A recent study has suggested that while wearing a mask, a distance of 3 feet from others is as effective against the coronavirus as a distance of 6 feet. This means that people wearing masks would still be safe from the virus even if they are closer to each other.
The researchers examined data from 251 Massachusetts school districts that included 5,37,336 students and 99,390 staff members
Social distancing has become a common practice during the COVID-19 pandemic. Wearing a mask and maintaining a distance of 6 feet from others are simple guidelines enacted by governments all over the world to curb the spread of the coronavirus. However, a recent study has suggested that while wearing a mask, a distance of 3 feet from others is as effective against the coronavirus as a distance of 6 feet. This means that people wearing masks would still be safe from the virus even if they are closer to each other.
The study, which was published in the journal – Clinical Infectious Diseases, examined and compared the rate of COVID-19 cases among students and teachers of different public high schools in Massachusetts. In these schools, masks were compulsory but social distancing norms varied as per the school requirement, according to The Times of India.
The researchers examined data from 251 Massachusetts school districts that included 5,37,336 students and 99,390 staff members over a period of 16 weeks from September 2020 to January 2021.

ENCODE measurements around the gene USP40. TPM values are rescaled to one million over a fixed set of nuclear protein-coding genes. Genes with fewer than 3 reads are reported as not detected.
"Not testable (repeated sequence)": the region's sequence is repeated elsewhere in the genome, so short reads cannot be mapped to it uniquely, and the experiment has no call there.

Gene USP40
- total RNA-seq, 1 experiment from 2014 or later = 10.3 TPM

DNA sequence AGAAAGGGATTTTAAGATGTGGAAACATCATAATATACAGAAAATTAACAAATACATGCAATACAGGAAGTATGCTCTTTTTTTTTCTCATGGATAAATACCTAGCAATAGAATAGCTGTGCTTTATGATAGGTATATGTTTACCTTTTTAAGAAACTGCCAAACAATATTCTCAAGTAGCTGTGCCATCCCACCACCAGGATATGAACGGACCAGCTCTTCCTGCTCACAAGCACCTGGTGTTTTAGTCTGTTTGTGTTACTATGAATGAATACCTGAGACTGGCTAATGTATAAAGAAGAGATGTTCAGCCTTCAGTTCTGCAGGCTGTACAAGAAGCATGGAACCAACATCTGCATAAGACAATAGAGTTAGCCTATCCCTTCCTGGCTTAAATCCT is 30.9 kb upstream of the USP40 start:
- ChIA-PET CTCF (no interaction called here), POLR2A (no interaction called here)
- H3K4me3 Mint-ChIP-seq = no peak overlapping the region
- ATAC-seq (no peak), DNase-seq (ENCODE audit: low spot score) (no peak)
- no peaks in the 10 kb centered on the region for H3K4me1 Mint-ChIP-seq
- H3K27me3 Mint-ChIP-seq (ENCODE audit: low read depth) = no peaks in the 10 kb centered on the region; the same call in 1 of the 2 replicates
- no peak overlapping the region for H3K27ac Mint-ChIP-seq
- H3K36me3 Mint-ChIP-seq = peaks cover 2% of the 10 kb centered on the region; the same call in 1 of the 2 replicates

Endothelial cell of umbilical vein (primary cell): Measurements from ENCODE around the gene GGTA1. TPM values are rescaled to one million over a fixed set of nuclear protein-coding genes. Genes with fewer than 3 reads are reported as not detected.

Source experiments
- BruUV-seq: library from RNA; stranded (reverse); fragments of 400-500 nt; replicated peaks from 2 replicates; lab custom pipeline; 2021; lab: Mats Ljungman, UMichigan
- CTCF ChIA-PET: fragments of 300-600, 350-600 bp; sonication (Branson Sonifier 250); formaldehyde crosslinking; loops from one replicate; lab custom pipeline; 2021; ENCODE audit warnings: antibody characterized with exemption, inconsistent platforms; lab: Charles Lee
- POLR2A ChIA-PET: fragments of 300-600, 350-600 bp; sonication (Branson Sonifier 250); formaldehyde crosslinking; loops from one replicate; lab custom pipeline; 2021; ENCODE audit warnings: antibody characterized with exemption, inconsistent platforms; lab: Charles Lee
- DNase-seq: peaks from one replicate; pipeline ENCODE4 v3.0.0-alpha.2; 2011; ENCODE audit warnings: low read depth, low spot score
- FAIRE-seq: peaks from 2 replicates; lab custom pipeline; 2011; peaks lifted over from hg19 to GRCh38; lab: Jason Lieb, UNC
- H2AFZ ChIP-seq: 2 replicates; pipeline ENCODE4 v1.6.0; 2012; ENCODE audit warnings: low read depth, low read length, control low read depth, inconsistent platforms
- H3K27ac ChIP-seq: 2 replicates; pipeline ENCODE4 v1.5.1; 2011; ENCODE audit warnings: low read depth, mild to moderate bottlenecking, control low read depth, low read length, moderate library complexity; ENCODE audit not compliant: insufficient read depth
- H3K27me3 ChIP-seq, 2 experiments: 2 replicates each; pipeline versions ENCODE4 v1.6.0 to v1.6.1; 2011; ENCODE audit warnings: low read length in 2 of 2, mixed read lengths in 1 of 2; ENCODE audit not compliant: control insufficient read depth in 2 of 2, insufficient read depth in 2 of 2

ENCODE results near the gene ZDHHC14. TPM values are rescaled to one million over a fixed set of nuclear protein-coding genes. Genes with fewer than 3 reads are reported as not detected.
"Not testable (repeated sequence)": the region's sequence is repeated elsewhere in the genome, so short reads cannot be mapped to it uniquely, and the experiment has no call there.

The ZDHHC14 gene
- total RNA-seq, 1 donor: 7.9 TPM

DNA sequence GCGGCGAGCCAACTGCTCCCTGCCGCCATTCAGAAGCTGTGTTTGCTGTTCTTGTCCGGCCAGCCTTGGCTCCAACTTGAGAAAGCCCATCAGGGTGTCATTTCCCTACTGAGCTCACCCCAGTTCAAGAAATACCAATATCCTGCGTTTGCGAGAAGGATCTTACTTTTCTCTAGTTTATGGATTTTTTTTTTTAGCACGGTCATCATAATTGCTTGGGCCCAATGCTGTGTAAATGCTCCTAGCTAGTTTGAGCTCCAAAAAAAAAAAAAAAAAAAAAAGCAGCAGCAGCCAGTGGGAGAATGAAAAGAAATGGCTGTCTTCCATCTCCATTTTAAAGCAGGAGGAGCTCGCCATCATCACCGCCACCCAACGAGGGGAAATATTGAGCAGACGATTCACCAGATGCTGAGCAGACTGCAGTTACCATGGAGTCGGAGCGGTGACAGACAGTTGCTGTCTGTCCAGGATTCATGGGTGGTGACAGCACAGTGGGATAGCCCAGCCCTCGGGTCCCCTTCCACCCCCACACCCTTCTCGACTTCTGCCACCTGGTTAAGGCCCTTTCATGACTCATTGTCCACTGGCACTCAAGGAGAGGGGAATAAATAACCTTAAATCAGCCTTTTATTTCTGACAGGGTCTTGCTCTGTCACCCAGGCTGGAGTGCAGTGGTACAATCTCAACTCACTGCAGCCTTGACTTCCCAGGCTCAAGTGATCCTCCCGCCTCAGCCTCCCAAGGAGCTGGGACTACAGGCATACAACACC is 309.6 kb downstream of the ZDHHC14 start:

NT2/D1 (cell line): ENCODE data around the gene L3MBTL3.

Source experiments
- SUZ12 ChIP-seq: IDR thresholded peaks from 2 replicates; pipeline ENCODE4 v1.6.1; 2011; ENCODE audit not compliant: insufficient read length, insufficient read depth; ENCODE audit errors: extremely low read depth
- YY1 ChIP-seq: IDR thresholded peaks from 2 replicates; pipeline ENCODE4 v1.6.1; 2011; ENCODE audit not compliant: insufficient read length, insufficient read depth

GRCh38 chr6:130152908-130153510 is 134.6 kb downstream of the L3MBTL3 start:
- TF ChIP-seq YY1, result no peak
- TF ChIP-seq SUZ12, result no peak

The researchers from Beth Israel Deaconess Medical Center (BIDMC) determined that there is no significant difference in COVID-19 rates between schools that followed 3 feet social distancing norm and the schools which followed 6 feet distancing policy. This meant that wearing well-fitted masks can ensure safety from COVID-19 infection even while staying just 3 feet apart from others.
About their findings, lead author Dr Polly van der Berg said, “Prior studies have not directly compared the impact of different physical distancing policies among students attending in-person school. This research, which found no substantial difference in the number of cases among either students or staff in school districts that implemented a distancing policy of 3 versus 6 feet between students, is important because many school buildings have physical infrastructure that cannot accommodate 6 feet of distancing and bring all (or most) students back into the classroom.”
A clinical investigator at VA Boston Healthcare System commented on the study saying that the data can be used to inform and update how infection control plans are implemented in a school setting, according to daily. “It is important to remember that distancing was just one of a number of interventions adopted in the districts included in our analysis. Across the districts included in our study, there was a near-universal masking mandate, thus our study addresses the question of the effectiveness of 3 versus 6 feet of distancing among students and staff who are wearing masks,” the investigator added.